Tag: cinema

The magic of cinema will never fade away: Shoojit Sircar & Ronnie Lahiri

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Photo- MBF

By Neeraj Nanda

MELBOURNE, 18 June 2020: Director Shoojit Sarkar and Producer Ronnie Lahairi whose Amitabh Bachchan, Ayushmann Khurana starrer is making global waves on the streaming service Amazon Prime, remain committed to the magic of cinema which they feel will never fade away.

The two cinema icons were recently participating in the inaugural IFFM Film Club on Zoom organized by the Indian Film Festival of Melbourne 2020, and hosted by Rajeev Masand. Their film Gulabo Sitabo is one of the first mainstream Indian movies to release exclusively on a streaming service.

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Rajeev Masand, Mitu Bhowmick Lange, Shoojit Sircar & Ronnie Lahiri. Photos- MBF

Answering to a question by SAT Editor, Neeraj Nanda, Saoojit Sarkar said, “The magic of cinema will never fade away. When the lockdown opens up, it is normal human behavior to watch something at a stadium, a tennis match, cricket or a movie in a cinema. This because human behavior is to come together and cinema magic will remain.”

“And, of course, streaming services being a new evolution will co-exist with cinema, he said.

Ronnie Lahari said, “We are a community of people and enjoy when we are with a lot of people. That’s not happening when you are watching on a streaming service. These are unrepresented times and we took a decision to release Gulabo Sitabi on the basis of the current situation.”

“It’s not that all our films will be on streaming services. As soon as the lockout opens I will be happy to release my next film on the big screen where everyone can watch it together,” he said.

The IFFM Film Club interview and interaction with Saoojit Sarkar & Ronnie Lahari event on zoom on the eve of the release of Gulabo Sitabo attracted massive participation from across Australia, New Zealand, Fiji, Malaysia, and Indonesia. Host Rajeev Masand’s penetrating questions and interesting questions from participants added to the glory of the unusual but lively and informative interaction. Kudos to IFFM CEO Mitu Bhowmick Lange and the Mind Blowing Films team for this exceptional digital experience. SEE FULL VIDEO BELOW:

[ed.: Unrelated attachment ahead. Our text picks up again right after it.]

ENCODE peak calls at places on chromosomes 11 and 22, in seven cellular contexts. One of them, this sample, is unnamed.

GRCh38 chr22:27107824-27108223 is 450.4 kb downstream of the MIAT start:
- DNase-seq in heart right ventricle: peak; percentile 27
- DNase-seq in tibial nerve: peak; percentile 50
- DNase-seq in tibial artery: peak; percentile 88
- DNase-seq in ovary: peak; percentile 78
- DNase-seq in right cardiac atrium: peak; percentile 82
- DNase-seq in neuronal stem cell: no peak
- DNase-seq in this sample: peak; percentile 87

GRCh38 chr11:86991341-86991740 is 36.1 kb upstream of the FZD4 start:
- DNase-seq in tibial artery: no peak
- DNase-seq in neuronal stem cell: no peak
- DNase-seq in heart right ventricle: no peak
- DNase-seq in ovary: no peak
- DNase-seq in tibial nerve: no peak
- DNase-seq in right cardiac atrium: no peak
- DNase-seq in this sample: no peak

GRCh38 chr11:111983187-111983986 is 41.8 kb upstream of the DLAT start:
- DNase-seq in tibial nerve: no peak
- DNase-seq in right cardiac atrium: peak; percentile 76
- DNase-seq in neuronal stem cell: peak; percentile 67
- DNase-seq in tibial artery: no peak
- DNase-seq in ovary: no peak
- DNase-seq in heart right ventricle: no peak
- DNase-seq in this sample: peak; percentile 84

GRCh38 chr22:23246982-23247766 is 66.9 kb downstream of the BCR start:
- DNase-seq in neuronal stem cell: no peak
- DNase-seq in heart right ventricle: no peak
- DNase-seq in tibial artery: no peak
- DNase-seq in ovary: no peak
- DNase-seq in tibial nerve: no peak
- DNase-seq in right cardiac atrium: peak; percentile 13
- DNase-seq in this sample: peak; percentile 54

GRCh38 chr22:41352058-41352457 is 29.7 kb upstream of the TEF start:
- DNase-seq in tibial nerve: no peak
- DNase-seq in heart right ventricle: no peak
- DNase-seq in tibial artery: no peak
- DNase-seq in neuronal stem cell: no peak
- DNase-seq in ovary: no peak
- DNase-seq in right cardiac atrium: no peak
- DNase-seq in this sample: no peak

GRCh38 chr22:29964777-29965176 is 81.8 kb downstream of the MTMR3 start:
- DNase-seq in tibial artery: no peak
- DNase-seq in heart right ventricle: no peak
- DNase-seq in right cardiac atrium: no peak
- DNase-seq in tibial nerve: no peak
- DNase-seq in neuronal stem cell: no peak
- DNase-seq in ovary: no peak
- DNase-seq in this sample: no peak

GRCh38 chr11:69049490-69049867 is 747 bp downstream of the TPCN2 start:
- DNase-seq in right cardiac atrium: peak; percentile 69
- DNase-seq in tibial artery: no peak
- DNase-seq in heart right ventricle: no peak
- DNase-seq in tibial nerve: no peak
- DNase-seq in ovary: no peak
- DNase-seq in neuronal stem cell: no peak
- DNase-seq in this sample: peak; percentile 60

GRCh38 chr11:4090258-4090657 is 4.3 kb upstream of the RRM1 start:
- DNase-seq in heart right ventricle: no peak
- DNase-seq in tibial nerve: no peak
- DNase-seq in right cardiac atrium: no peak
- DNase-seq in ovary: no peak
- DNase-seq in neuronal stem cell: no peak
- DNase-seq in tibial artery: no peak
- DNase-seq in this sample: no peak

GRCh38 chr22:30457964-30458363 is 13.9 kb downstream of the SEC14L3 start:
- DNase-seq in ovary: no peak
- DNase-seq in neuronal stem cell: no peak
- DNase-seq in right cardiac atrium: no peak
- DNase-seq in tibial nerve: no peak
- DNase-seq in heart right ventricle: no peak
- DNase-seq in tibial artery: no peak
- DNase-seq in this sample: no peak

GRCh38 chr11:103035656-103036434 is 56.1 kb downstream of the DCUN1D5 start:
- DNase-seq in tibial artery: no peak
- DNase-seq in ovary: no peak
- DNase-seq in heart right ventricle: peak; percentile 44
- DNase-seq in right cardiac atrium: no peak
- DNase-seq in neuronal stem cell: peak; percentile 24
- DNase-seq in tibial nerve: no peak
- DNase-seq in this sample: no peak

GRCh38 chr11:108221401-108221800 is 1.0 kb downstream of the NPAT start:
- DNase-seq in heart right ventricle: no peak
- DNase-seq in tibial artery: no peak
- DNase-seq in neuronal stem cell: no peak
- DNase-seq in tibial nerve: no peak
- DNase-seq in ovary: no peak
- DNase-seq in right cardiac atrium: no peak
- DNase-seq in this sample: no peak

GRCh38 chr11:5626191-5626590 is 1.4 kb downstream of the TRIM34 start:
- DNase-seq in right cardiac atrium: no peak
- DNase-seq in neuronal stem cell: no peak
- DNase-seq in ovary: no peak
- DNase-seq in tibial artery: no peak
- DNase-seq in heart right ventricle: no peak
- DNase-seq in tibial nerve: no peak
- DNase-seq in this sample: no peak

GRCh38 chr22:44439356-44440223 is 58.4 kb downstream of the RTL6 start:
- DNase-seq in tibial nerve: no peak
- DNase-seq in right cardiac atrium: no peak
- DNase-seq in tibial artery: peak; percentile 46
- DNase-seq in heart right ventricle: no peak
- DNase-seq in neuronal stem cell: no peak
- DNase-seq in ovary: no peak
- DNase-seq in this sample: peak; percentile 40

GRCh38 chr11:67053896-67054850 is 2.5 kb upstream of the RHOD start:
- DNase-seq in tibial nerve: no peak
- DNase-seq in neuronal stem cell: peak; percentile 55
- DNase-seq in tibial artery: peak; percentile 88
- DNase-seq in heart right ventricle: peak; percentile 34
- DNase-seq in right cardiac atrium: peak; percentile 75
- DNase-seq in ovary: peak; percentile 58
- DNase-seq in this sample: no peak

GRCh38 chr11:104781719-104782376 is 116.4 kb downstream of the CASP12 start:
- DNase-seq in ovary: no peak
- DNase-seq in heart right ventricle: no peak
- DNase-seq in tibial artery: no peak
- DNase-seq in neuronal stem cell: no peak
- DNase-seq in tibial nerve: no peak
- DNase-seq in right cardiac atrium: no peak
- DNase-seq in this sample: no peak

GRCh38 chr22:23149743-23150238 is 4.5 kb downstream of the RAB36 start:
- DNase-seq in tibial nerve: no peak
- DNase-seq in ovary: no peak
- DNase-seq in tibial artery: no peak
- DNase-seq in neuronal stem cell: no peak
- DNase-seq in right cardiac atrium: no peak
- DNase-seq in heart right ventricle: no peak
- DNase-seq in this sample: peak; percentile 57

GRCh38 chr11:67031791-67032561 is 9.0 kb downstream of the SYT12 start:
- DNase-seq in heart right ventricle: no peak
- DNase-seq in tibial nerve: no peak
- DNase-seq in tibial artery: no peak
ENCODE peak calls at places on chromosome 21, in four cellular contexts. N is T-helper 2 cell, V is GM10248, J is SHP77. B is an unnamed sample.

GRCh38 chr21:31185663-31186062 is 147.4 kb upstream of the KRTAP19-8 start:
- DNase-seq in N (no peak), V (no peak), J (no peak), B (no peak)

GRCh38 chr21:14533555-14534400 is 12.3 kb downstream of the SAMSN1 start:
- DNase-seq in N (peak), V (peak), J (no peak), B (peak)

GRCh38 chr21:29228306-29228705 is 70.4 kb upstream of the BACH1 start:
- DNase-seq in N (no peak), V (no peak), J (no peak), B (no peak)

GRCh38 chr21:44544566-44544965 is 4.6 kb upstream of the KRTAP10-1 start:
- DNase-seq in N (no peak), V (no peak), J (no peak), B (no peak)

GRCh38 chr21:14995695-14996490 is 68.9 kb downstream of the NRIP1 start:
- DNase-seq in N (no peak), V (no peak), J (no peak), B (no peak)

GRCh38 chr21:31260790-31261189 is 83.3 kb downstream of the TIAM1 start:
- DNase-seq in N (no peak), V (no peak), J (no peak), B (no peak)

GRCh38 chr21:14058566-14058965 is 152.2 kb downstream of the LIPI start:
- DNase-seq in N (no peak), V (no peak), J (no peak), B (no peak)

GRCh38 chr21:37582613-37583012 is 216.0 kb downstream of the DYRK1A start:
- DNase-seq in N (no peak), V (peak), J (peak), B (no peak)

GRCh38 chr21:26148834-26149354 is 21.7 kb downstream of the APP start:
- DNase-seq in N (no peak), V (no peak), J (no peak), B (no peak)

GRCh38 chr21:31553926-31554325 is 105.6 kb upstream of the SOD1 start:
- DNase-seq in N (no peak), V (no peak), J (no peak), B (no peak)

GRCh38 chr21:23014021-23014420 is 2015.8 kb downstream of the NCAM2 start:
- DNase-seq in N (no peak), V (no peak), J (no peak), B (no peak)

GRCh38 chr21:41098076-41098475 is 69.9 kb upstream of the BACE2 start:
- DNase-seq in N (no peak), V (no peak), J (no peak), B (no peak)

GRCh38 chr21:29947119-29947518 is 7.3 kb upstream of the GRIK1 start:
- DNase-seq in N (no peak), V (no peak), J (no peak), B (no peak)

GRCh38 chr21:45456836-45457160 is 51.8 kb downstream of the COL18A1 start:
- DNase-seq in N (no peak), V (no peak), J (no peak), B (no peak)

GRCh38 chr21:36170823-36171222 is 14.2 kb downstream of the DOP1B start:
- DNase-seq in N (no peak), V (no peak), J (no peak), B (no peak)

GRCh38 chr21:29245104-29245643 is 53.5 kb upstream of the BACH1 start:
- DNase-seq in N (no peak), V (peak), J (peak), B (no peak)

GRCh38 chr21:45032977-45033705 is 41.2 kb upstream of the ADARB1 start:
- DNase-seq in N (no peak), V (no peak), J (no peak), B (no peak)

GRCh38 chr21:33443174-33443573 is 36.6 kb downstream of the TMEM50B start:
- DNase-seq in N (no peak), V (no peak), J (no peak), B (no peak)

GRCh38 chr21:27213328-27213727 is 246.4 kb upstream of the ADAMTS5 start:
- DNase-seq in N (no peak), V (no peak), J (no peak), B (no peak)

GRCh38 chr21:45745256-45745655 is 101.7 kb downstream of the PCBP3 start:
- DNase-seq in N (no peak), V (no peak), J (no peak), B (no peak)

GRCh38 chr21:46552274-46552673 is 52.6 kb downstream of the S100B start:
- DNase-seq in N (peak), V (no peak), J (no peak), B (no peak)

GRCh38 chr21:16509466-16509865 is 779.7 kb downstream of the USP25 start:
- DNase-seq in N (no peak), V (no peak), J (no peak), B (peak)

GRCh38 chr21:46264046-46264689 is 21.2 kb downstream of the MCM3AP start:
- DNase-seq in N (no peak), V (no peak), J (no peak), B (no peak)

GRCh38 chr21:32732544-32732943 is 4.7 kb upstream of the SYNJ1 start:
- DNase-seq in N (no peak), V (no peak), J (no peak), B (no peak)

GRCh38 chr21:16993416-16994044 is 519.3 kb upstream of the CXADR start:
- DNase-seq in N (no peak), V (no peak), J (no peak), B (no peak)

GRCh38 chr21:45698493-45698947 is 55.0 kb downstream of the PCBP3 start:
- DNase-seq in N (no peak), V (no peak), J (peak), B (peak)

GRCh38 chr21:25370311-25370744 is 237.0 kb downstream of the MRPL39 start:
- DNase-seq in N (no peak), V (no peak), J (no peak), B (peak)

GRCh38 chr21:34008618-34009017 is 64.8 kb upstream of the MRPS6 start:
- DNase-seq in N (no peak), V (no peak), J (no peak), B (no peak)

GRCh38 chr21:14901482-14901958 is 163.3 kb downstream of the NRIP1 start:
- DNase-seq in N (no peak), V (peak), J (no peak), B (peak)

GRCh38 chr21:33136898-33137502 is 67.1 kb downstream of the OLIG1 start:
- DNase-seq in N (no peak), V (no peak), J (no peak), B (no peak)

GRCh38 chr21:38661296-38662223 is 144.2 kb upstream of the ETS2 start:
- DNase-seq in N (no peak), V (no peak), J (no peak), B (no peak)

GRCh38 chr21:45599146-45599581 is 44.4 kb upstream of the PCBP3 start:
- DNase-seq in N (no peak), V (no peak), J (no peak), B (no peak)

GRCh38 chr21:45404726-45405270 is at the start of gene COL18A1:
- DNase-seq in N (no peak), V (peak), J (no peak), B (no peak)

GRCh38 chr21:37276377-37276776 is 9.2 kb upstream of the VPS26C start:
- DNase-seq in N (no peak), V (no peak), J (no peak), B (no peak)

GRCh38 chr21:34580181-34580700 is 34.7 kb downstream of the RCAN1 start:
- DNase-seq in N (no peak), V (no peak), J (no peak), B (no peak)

Bombay Talkies Exhibition in Melbourne from 8 February

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Photo: ACMI

Indian cinema journey from silent to sound – 1920s to 1940s

By SAT Arts Desk

MELBOURNE, 10 January: For those who are Indian cinema buffs an exhibition treat called ‘Bombay Talkies’ will take place from 8 Feb to 2 July 2017 at the acmi Museum at the Federation Square, city. One can experience the excitement and glamour of Indian cinema from 1920s – 1940s.

For the very first time, the free Bombay Talkies exhibition will showcase the treasure-trove that is the Dietze Family Trust archive, a Melbourne-based collection of more than 3,000 cultural artefacts gathered from the legendary Indian film studio, Bombay Talkies.

This extraordinary archive, which traces Indian cinema’s journey from silent film to sound, represents the most comprehensive collection of 1920s to 1940s Indian film studio ephemera in the world.

Entrepreneurial filmmaker Himansu Rai (1892−1940) and his movie-star wife Devika Rani (1908−1994) played a crucial role in the development of mainstream Bombay cinema. After creating landmark silent films in the 1920s based on traditional Indian stories, which were largely seen in Europe, they turned their attention to home.

As co-founders of the legendary Bombay Talkies film studio, they aimed to make films about contemporary India that would speak to a wide audience.

Running for 20 years and releasing 40 films, Bombay Talkies was one of India’s most innovative and highly resourced movie studios. It is credited with introducing the musical narrative structure that characterises modern Bollywood, and launched the careers of several prominent Indian film industry luminaries including superstars Ashok Kumar (1911–2001) and Leela Chitnis (1909-2003).

Asia TOPA is a joint initiative of the Sidney Myer Fund and Arts Centre Melbourne and is supported by the Australian and Victorian Governments.

Source: ACMI, Melbourne